I haven’t reviewed the Artist Statement I wrote a number of years back for quite a while, and I recently had cause to take another look at my statement. I’m pleased that my Artist Statement stills speaks of me, and for me. Here’s the gist of it (you can read my full Artist Statement by clicking here):
My work lies at the intersections of many styles and disciplines: between east and west, classicism and modernism, photography and painting, and the new technologies of the digital era versus the handcraft traditions of the artisan. To understand my imagery, one needs to see where it fits within each of these dichotomies.
Before I explain, let me mention that my primary goal is not to evoke academic, scholarly, or pedantic understanding. I’d almost rather my work not be understood–so that the response is evoked on a primal level that has more to do with the heart and gut than the intellect.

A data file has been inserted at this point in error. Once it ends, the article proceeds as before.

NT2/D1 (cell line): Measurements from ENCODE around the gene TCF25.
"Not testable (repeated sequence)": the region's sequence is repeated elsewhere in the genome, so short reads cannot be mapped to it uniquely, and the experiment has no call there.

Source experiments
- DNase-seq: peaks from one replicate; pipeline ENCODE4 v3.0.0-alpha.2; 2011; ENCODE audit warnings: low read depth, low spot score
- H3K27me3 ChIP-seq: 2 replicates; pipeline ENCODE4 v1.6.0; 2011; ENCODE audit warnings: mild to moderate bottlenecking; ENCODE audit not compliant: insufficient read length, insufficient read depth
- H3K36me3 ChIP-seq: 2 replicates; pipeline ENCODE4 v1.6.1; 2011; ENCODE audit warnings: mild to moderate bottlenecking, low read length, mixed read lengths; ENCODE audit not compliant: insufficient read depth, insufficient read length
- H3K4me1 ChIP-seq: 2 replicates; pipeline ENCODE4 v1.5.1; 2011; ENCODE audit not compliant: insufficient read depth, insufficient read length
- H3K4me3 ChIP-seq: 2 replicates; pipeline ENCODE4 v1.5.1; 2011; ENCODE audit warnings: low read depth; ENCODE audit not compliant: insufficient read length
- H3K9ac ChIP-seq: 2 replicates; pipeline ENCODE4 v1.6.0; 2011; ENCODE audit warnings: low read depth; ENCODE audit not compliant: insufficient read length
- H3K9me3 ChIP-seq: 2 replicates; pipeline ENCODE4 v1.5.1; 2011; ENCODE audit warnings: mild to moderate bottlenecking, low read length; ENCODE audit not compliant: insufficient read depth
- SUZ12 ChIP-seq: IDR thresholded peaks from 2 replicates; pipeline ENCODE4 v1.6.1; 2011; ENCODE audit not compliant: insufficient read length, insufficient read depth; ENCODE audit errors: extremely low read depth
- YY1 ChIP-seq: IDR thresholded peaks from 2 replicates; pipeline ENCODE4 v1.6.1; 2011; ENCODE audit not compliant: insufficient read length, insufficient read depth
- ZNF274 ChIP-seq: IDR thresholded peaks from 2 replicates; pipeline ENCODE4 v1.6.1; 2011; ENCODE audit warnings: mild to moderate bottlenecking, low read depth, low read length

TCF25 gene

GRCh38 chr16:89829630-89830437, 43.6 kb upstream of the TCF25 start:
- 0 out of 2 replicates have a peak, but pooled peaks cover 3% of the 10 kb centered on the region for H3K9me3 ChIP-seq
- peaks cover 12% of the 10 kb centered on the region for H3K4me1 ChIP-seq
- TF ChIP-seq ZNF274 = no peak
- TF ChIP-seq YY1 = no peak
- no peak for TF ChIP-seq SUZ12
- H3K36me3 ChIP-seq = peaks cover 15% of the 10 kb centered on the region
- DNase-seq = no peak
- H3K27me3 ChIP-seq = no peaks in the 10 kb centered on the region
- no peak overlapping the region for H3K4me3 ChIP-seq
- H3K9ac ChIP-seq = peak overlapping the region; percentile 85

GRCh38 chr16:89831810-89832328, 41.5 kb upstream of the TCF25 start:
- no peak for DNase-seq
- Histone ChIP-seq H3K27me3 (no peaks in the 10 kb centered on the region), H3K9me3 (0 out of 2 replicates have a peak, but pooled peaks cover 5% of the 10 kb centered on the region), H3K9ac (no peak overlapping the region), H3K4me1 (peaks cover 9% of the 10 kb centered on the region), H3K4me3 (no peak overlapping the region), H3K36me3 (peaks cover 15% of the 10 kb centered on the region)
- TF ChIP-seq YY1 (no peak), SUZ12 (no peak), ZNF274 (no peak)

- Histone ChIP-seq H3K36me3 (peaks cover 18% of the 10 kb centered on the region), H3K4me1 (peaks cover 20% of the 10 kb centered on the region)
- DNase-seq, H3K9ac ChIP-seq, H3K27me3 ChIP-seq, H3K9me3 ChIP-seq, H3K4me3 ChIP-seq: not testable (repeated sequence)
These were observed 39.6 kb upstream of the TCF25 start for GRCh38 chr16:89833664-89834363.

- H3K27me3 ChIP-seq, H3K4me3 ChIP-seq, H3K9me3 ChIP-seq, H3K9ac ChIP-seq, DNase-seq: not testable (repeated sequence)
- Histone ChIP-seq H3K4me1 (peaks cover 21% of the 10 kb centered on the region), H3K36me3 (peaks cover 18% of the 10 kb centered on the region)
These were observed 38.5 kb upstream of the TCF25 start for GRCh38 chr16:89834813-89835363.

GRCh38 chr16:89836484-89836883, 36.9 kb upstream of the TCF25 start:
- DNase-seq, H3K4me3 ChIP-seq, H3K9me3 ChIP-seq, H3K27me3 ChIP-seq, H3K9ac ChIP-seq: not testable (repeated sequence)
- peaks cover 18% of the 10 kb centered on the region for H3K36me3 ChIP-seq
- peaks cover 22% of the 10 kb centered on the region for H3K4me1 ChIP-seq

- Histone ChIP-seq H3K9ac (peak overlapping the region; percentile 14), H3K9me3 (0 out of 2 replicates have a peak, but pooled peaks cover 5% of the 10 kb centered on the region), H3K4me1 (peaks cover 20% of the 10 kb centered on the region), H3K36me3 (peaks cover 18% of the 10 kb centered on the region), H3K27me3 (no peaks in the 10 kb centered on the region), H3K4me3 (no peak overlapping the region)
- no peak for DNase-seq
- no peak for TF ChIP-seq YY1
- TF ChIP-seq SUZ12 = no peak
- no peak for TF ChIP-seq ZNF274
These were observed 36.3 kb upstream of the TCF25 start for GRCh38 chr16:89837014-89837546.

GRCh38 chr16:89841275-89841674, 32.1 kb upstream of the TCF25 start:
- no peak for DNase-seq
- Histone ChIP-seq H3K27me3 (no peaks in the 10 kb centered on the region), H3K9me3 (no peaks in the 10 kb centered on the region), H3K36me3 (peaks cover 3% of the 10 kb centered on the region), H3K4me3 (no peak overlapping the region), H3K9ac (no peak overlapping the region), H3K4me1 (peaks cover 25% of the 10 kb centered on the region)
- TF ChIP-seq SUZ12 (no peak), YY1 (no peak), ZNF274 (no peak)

A great deal of thought goes into my work, but it shouldn’t have to take thought to enjoy it. At the simplest level I am trying to evoke–at both conscious and unconscious levels–a sense of serenity, wholeness, and wonder. My work can be experienced and enjoyed simply and organically for its structure and beauty.
With many of my images, unwrapping the sense of wholeness that the work conveys is not immediate. I am asking someone experiencing my images to have the patience to contemplate–and perhaps resolve a visual puzzle–but I don’t necessarily let on upfront that my viewers will be confronting a conundrum.
I believe that advances in the technology and craft of digital photography have created an entirely new medium. My years of contemplation have opened my eyes and my heart, and taught me to see more deeply. I use this alchemy of wonder to combine the traditions of painting and photography with new technology.